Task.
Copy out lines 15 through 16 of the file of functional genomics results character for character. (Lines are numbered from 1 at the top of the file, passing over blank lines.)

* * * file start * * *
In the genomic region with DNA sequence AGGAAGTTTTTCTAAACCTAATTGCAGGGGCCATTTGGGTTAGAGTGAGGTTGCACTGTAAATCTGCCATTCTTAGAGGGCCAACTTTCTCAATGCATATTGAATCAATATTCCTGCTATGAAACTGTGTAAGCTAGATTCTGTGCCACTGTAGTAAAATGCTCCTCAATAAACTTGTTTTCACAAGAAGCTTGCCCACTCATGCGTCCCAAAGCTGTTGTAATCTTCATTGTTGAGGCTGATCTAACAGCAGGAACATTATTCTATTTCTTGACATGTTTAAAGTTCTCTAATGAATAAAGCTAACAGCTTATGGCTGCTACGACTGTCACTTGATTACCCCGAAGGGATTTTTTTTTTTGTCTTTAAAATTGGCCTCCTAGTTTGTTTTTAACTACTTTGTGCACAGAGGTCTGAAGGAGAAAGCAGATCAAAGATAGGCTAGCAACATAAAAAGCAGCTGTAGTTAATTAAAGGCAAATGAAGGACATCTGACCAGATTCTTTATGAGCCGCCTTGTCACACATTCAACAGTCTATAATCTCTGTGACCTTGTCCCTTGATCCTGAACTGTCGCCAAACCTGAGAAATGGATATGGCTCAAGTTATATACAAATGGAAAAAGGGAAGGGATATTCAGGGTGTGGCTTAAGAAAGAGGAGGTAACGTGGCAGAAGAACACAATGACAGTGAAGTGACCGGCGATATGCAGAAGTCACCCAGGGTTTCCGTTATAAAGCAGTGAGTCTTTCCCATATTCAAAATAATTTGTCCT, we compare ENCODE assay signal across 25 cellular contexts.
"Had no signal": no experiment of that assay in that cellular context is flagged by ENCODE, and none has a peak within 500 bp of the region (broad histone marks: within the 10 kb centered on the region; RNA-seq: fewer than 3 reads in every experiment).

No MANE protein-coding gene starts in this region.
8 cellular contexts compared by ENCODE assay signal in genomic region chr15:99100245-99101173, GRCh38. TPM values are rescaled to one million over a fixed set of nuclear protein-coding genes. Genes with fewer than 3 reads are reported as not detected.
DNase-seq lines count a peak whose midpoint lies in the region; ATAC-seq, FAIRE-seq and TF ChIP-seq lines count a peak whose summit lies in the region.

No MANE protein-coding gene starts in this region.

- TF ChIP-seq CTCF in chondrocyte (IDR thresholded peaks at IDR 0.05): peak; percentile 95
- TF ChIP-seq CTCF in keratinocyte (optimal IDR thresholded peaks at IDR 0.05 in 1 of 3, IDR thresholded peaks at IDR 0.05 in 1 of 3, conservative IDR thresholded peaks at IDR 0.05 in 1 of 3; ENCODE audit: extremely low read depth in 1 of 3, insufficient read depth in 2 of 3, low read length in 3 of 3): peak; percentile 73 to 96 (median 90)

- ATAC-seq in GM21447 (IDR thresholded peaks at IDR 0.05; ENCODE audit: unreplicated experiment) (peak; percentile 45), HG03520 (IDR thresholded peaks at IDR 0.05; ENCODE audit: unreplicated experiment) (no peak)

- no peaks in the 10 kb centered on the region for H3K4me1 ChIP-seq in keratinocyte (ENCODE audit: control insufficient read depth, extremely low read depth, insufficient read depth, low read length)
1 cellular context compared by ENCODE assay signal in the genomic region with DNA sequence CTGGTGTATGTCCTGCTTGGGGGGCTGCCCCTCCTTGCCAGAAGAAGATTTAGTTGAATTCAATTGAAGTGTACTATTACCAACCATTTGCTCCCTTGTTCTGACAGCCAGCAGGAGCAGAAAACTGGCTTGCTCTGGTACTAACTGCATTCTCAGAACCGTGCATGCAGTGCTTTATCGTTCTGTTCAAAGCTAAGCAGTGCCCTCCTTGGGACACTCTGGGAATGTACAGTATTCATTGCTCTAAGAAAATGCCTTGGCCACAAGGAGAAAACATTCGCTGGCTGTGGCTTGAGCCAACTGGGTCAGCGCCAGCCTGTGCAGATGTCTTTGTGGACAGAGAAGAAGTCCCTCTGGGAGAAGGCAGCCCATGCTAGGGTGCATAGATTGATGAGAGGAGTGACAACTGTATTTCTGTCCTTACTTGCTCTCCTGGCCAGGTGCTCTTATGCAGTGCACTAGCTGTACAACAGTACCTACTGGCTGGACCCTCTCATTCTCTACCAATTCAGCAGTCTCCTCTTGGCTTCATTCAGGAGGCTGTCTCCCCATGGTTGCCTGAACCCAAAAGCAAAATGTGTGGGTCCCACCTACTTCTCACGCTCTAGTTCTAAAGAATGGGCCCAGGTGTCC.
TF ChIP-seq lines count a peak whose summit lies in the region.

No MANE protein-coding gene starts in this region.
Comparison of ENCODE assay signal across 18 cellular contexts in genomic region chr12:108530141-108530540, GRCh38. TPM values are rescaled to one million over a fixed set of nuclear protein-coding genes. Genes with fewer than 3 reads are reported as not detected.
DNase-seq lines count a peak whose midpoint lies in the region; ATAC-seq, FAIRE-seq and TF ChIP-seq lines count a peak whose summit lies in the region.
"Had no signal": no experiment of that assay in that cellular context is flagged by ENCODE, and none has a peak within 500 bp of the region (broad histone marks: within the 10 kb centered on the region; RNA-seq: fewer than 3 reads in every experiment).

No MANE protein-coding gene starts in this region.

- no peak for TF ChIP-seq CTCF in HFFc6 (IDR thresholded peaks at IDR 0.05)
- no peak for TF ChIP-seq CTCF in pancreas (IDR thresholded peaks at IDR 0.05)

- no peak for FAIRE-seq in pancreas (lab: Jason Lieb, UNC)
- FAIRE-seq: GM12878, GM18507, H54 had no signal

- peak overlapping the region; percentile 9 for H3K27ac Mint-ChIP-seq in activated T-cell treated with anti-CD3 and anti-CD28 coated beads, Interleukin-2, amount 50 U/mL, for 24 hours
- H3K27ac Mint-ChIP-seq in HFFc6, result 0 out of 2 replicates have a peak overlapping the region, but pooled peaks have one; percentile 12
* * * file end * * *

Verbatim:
DNase-seq lines count a peak whose midpoint lies in the region; ATAC-seq, FAIRE-seq and TF ChIP-seq lines count a peak whose summit lies in the region.
"Had no signal": no experiment of that assay in that cellular context is flagged by ENCODE, and none has a peak within 500 bp of the region (broad histone marks: within the 10 kb centered on the region; RNA-seq: fewer than 3 reads in every experiment).